The House Judiciary Committee today unanimously passed Representative Kerry Tipper’s bill on telecommunications data in jails. The bill would require telecommunication providers who operate in jails to provide data related to the calls made by inmates in jail on a quarterly basis.
“Affordable phone calls lower recidivism and massively improve the wellbeing of both incarcerated individuals and their families on the outside,” said Rep. Tipper, D-Lakewood. “This bill would bring much-needed transparency to a murky system and give us a better idea of where profits are going. I’m proud that the committee approved the measure today and I’ll keep working to make it a reality.”
In-state long distance or local calls in Colorado’s correctional facilities can cost up to $0.99 per minute depending on the facility– and inmates’ loved ones shoulder the expenses. At 50 percent, Colorado’s recidivism rate is 10 percent higher than the national rate. A November 2011 study by the Minnesota Department of Corrections found that regular communication with a loved one can reduce the risk of felony reconviction by 13 percent and technical violations by 25 percent.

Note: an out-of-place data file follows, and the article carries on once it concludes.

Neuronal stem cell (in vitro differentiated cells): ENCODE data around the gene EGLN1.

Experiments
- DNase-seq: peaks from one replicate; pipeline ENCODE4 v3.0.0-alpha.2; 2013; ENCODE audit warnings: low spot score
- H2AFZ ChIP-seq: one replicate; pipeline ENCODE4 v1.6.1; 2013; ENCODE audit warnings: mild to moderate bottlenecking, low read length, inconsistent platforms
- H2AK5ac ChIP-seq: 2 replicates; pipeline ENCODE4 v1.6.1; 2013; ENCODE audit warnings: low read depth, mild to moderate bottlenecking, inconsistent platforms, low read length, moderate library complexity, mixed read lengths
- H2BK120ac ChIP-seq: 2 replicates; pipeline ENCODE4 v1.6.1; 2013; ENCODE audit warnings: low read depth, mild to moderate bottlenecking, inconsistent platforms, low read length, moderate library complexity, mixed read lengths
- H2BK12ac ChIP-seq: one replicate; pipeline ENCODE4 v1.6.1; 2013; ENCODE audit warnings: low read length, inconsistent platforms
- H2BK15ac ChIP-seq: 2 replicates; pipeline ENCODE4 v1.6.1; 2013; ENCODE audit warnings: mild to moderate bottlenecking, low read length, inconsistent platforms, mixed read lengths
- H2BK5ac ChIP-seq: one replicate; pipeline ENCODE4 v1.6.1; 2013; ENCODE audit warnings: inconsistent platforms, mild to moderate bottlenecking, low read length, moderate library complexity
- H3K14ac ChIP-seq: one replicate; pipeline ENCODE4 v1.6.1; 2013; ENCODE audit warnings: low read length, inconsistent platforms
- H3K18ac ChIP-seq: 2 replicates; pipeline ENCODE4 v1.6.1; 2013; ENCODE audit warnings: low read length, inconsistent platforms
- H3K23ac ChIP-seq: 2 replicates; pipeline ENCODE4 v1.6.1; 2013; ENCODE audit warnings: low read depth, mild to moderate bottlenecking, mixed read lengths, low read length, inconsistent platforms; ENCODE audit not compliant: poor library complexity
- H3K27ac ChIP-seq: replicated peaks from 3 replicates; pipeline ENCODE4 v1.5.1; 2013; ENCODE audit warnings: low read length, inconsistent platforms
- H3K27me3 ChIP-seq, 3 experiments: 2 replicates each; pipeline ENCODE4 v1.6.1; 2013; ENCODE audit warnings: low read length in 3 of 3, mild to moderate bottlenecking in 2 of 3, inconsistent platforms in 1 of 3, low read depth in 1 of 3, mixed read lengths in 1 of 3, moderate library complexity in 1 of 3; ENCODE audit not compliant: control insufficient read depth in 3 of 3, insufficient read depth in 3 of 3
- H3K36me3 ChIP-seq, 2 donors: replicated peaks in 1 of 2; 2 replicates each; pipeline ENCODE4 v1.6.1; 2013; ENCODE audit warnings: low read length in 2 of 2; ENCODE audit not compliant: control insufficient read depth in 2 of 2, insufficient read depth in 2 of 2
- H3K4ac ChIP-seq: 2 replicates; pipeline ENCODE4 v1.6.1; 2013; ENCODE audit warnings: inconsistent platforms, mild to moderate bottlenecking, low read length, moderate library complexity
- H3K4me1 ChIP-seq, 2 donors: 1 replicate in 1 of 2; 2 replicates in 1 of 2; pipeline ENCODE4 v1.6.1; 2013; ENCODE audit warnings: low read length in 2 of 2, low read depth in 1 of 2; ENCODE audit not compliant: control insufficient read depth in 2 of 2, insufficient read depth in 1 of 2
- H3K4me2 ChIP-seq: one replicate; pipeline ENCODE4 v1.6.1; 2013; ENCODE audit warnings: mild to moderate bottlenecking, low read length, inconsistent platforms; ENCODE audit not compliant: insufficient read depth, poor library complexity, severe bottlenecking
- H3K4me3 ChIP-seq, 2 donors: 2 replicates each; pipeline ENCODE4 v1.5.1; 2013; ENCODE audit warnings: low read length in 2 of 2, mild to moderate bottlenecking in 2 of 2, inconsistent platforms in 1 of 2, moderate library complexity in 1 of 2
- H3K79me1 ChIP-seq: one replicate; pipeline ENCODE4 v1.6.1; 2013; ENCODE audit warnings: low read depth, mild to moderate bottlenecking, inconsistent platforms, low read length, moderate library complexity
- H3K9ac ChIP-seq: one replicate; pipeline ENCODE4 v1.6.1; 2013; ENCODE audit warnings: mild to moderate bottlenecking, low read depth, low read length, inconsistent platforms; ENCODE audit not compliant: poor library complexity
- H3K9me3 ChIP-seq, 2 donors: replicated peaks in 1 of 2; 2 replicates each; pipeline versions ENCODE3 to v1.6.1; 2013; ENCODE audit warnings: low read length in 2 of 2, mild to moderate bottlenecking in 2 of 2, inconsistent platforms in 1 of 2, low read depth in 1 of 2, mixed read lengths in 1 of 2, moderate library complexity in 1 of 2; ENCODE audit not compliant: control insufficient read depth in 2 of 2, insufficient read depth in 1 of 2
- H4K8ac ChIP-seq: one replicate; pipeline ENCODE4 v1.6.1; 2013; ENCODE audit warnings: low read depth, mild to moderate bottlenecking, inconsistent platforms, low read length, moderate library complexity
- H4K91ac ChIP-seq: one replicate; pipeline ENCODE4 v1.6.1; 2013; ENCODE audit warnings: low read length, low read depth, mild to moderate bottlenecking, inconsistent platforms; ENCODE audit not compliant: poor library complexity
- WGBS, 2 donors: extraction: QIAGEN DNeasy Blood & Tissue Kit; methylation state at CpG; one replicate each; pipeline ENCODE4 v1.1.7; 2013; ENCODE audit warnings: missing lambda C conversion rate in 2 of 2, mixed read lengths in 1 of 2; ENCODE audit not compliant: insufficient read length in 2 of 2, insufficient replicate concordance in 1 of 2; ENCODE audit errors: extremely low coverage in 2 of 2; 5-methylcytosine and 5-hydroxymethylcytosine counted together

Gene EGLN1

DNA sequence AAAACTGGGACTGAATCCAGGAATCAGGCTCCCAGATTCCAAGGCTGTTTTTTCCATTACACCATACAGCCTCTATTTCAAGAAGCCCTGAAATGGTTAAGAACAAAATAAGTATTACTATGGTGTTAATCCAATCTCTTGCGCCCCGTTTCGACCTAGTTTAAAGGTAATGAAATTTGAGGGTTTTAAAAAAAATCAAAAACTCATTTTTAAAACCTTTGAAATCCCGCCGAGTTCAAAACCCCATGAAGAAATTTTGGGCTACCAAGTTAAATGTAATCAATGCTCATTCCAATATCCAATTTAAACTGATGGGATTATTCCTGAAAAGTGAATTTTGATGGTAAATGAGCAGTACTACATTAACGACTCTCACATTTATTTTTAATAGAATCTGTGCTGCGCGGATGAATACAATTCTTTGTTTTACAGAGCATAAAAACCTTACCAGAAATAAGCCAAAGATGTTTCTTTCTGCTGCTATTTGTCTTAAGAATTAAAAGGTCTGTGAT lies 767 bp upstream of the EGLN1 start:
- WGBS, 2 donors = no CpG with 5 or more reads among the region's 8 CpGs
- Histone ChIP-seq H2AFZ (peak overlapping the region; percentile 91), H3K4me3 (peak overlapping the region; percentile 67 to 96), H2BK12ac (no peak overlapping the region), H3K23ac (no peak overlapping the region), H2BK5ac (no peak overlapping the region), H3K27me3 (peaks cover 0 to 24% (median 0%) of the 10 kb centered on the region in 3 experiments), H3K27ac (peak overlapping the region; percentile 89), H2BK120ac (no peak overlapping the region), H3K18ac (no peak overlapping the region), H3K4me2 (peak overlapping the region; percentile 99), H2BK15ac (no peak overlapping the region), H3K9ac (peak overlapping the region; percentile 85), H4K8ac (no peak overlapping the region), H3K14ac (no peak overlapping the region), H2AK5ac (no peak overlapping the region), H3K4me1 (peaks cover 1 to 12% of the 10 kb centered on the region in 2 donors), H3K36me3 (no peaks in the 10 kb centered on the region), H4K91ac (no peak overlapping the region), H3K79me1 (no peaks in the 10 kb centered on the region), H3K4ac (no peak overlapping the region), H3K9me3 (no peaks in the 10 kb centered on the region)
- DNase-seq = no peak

Some government agencies, including counties and cities, receive a commission from telecommunication service providers. The commissions drive up the cost of jail phone calls, making it difficult for inmates to stay in touch with loved ones. In a 2013 contract between the city of Denver and Securus Technologies, the telecommunication corporation agreed to pay the city 80 percent commission on all debit calls within the system.
HB20-1267 would require telecommunications providers to provide a copy of the existing contract between the provider and the jail that they service to the public utilities commission. Additionally, telecommunications providers must also provide the rates for in and out-of-state phone calls as well as the fees that are charged to the inmate making phone calls. The commission is required to publish all of this data and report on its website in a format accessible by the public.